# What spaces does L6a and L6b represent exactly relative to objects? Are these layers connected in any meaningful way?

One of the things I took from your latest video is that both layers represent location of objects. In the example of the coffee cup with the Numenta logo on it:

(A)

• L6a represents the location of the Numenta’s logo features (sub-objects: shapes, color, etc.) on the cup. Cup-centric
• L6b represents the location of the cup on a higher space. higher-space-centric!?

(B)

• L6a represents the location of the Numenta’s logo features on the Numenta logo. Logo-centric
• L6b represents the location of the Numenta logo on the cup. Cup-centric
1. Which one of these two is the correct interpretation? If it’s (A) then what is this higher space? The room? A convergence of all information about this particular cup?

2. Are L6a and L6b connected in any meaningful way?

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Nick,
The short answer is we don’t yet know the correct interpretation of L6a and L6b. Here is what I am pretty sure of. L6a cells (the ones that project both to L4 and back to the thalamus) represent location in the space of the currently attended object. If I am attending to the logo then these cells represent locations in the space of the logo. If I am attending to the overall cup then they represent locations in the space of the cup. I am sitting at a table right now and as I look around the table I see a book, a mouse, a cup, my computer, these words on my display, etc. As I attend to these various objects, the same cells in L6a in region V1 are changing to represent locations in different spaces. It happens rapidly.

We are also confident that L5tt cells represent a displacement, or transform, between two spaces. This is an important idea that explains a lot of things.

After this, our confidence on the details starts to get murky.

What about L6b. At first we thought that L6b cells represented a larger space, such as the room or table. In this scenario L6a and L6b together would represent two spaces and we could learn the relative displacement of objects to the table in L5tt. This might still be true.

However, there is another possibility. Say I am looking at a book on my table and L6a cells represent a location relative to the book. I then move my eyes to look at my computer mouse. The movement will update L6a to represent a new location relative to the book (albeit on the mouse and not on the book itself). But then the mouse will be recognized and L6a switches to locations relative to the mouse. So L6a quickly switches from a location in book space to the equivalent location in mouse space. These two states can be used to determine the location of the mouse relative to the book in L5tt. In this scenario we don’t need L6b at all.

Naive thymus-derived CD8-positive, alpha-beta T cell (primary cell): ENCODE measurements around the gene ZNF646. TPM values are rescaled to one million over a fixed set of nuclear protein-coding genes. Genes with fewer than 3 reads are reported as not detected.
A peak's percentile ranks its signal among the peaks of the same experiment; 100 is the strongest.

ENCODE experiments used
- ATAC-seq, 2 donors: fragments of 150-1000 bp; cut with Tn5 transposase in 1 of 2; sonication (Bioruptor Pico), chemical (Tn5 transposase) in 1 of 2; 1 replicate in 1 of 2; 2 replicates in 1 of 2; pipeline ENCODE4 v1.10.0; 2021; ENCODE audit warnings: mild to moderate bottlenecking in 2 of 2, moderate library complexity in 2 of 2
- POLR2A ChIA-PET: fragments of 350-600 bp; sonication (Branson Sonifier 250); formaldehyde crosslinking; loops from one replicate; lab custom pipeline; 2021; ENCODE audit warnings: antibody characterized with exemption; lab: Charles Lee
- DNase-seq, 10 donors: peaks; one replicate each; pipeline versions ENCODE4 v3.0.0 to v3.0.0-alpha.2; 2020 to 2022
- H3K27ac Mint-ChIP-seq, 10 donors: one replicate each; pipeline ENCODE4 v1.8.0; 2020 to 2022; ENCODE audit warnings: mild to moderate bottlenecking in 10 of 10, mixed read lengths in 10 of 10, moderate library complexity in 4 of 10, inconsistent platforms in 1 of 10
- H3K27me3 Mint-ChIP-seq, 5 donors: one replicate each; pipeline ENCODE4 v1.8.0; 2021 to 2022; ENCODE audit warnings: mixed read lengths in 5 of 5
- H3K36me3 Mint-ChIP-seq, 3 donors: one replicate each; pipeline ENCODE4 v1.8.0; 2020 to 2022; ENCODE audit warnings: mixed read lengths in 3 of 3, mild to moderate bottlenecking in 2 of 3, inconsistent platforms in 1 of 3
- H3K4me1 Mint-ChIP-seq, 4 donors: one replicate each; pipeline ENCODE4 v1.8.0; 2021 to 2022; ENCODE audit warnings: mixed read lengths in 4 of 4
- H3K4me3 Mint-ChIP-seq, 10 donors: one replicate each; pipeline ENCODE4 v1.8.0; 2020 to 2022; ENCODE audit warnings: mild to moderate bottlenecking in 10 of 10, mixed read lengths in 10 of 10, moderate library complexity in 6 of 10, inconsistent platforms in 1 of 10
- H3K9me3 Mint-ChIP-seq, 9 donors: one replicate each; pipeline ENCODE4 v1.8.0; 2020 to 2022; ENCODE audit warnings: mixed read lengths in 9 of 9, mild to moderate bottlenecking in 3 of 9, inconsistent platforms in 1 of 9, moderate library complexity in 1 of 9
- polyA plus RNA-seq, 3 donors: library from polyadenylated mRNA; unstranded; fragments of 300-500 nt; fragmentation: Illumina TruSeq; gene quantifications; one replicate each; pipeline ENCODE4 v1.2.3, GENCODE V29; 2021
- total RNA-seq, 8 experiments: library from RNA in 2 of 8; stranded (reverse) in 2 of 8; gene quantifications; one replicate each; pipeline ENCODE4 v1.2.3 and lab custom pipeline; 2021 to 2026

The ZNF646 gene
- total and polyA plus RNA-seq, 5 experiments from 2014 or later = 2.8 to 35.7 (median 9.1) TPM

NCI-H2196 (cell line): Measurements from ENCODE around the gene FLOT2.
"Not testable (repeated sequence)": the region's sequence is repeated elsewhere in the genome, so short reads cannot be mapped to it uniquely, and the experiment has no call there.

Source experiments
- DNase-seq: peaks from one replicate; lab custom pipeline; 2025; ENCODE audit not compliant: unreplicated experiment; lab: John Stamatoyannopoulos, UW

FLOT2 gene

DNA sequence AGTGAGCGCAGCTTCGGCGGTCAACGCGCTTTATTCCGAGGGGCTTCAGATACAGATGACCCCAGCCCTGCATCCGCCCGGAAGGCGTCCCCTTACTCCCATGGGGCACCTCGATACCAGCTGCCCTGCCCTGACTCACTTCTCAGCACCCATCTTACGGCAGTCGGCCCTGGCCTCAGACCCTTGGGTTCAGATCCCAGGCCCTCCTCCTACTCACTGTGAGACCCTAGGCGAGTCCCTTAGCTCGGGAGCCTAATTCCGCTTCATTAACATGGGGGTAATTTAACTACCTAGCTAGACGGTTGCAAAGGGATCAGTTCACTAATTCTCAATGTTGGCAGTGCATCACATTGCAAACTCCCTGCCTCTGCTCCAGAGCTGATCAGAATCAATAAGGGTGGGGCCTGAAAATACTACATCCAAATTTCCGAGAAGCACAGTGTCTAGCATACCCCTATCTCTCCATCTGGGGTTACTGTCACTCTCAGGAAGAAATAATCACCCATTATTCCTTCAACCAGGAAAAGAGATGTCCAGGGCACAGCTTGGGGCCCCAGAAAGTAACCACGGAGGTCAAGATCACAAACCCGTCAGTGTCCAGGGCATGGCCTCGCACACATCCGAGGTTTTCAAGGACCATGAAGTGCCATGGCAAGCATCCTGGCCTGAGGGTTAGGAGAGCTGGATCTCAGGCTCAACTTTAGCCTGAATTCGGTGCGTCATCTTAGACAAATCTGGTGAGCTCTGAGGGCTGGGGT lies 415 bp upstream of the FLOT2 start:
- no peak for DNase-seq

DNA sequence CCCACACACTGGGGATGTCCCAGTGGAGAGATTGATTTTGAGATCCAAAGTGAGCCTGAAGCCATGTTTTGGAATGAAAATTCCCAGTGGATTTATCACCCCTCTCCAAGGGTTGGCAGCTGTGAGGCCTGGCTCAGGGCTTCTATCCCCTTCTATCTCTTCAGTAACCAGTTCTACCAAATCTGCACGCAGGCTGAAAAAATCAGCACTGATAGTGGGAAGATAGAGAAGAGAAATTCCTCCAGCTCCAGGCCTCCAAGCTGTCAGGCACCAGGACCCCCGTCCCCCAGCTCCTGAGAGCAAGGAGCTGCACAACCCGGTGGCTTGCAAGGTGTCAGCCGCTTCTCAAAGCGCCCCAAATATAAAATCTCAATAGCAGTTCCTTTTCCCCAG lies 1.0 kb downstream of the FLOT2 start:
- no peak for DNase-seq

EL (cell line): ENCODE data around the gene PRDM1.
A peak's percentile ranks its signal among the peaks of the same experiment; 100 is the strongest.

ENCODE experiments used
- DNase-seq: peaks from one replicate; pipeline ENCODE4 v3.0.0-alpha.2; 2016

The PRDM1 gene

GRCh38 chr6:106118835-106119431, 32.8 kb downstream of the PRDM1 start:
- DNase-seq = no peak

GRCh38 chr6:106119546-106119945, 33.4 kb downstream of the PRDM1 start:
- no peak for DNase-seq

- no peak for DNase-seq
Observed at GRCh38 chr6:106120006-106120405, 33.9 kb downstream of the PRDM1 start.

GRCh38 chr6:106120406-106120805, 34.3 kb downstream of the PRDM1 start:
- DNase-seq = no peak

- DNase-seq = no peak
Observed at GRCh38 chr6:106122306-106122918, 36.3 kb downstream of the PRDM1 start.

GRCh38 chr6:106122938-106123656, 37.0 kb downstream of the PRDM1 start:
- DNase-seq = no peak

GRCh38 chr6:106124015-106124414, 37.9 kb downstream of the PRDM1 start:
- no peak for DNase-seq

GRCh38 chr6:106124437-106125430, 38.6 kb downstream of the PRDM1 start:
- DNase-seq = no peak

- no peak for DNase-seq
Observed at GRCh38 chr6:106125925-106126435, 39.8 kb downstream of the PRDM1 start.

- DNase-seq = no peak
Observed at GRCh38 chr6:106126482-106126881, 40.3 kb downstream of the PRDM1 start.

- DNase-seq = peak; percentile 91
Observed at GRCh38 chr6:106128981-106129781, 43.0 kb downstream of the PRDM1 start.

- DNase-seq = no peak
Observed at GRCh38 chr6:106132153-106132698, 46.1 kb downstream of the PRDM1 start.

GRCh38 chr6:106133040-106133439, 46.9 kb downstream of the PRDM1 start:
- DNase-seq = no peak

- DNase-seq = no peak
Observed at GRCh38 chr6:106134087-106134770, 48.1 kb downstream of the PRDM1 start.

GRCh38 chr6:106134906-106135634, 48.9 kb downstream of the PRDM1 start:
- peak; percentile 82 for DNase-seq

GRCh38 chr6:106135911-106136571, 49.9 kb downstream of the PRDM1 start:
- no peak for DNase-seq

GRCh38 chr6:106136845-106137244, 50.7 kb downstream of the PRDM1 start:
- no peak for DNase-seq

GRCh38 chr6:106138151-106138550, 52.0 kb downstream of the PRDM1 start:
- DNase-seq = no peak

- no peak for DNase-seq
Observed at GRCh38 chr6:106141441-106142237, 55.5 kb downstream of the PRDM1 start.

So in scenario 1 L5tt cells represent the displacement of attended objects relative to a larger composite space and in scenario 2 L5tt cells represent the displacement of objects that were attended to in succession. In both cases we believe L5tt represents a union of displacements for the set of recently attended objects.

There are numerous pros and cons to both of these scenarios. We don’t have enough data yet to know exactly what is going on.

BTW, anatomical data on L6b is not as rich as L6a. Some authors don’t make the distinction between 6a and 6b and some do.

I hope this helps. We are working hard to resolve these questions, but it takes time.
Jeff

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In this slide from an older video you assign L6a the purpose of mapping orientation to a cortical column.

I understand recognition through touch is easier than recognition through vision but how do you incorporate head orientation correctly in visual recognition?

In the example of the coffee cup with the numenta logo on it, when the attended object is the numenta logo:

Does L6a represent both the location of features of the logo and the orientation of the head?

Again, these are details for which we don’t yet have definitive answers. Here are some things to consider.

• Layer 6a projects to L4. If L6a is sufficient to allow L4 to predict its input then L6a must encode both location and orientation, because you need to know the orientation to make an accurate prediction.

• In Entorhinal Cortex there are Head Direction cells, which are a form of orientation, and there are grid cells, which encode location.

• Most of the cells in EC are a combination of both HD and grid cells, referred to as “conjunctive” cells.

• It is likely that L6a is some form of conjunctive (location plus orientation). That is what is needed to predict the input.

In the slide above I labeled L6a as orientation and L6b as location. That was my best guess at the time. I hope I said so in my talk. But, as I said above, it is more likely that L6a are conjunctive cells. We are currently working on these issues. Hopefully we can make some progress soon.

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